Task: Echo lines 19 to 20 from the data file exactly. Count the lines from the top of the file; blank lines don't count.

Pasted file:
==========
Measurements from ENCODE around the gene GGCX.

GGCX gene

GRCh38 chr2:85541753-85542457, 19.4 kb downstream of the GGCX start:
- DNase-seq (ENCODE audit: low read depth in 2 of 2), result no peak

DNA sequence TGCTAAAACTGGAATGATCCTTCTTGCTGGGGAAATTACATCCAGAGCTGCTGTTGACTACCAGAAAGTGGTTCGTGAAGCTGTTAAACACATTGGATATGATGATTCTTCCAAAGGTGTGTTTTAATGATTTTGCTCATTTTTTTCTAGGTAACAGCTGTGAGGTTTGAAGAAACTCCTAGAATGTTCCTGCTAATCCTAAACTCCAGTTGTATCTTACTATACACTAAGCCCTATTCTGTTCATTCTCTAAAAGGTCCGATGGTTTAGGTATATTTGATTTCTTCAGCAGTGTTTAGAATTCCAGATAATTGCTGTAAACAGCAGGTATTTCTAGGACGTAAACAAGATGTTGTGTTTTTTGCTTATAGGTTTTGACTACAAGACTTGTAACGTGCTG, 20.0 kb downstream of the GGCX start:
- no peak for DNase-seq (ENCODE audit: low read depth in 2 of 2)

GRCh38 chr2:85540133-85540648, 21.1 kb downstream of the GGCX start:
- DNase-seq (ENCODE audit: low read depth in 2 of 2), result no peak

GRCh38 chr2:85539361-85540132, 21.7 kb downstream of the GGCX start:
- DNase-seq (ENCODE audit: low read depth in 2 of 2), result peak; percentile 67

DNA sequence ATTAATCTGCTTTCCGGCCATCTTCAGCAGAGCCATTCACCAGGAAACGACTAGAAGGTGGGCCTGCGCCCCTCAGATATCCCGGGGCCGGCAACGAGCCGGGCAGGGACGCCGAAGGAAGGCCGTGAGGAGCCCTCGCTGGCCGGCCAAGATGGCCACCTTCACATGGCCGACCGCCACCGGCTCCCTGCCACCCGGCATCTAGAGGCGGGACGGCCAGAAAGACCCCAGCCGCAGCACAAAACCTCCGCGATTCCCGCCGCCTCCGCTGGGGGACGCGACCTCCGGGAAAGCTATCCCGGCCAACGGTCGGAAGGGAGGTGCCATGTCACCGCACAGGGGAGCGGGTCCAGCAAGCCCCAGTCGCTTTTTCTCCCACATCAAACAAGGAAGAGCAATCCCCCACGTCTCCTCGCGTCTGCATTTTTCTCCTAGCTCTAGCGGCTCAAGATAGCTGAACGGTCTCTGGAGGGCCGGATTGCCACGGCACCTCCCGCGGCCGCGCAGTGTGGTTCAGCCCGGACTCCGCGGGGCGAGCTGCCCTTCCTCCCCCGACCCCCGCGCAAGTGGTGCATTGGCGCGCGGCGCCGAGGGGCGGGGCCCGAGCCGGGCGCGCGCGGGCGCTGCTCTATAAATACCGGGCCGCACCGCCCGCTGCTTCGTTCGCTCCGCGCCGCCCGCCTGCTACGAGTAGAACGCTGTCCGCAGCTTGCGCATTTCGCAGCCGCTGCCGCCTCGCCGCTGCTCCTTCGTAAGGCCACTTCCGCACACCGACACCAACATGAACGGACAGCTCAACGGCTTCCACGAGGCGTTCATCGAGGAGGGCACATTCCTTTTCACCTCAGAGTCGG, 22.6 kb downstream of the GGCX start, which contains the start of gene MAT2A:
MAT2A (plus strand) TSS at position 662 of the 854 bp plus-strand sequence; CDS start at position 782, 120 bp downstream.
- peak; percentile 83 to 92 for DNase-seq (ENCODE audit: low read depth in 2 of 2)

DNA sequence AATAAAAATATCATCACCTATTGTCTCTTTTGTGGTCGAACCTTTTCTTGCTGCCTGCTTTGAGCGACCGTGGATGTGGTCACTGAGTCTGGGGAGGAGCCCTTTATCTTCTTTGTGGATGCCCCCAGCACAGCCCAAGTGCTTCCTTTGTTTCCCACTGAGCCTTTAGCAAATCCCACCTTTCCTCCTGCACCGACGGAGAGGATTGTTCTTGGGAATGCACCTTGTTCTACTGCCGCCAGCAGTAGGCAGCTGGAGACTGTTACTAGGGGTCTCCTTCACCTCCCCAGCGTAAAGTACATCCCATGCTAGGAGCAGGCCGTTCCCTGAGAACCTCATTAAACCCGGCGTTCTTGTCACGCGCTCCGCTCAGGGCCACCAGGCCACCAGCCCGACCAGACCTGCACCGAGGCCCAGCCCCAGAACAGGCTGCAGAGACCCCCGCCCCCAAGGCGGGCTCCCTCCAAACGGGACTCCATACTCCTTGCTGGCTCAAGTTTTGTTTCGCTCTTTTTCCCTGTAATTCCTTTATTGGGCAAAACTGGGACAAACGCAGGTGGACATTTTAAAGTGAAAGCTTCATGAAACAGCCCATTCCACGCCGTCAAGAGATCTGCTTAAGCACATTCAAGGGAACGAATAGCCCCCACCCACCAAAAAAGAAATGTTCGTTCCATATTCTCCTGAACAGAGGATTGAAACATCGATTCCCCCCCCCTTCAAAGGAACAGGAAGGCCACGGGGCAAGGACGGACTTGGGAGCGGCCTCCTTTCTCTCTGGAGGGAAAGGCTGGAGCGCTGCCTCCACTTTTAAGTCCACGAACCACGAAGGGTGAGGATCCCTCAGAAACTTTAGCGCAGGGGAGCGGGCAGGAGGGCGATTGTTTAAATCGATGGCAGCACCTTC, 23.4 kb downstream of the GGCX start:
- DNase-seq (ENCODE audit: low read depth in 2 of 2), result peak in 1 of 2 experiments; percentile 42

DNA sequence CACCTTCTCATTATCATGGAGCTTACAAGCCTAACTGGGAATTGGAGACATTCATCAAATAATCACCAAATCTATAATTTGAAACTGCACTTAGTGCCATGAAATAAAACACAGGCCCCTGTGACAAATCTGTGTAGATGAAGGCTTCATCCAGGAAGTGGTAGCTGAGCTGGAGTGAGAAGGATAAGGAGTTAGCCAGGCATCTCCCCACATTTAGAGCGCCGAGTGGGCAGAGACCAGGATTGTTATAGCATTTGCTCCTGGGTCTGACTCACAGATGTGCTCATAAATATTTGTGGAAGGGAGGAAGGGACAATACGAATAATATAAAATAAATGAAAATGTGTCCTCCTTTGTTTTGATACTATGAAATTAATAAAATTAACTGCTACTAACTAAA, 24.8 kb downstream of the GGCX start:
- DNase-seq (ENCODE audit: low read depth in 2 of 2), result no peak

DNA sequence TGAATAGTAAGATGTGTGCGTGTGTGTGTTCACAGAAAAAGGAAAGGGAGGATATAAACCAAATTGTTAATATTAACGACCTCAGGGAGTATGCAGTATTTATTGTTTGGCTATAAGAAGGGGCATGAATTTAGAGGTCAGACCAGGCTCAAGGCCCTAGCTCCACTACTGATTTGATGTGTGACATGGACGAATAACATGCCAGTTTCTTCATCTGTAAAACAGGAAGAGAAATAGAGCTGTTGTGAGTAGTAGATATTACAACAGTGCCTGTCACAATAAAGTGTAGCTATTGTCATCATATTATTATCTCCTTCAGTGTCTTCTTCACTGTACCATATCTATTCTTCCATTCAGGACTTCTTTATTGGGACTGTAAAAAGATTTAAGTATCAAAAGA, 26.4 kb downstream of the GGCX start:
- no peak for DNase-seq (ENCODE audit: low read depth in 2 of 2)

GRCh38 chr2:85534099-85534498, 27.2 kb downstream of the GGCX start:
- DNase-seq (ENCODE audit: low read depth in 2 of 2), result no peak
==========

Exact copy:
- no peak for DNase-seq (ENCODE audit: low read depth in 2 of 2)

GRCh38 chr2:85534099-85534498, 27.2 kb downstream of the GGCX start: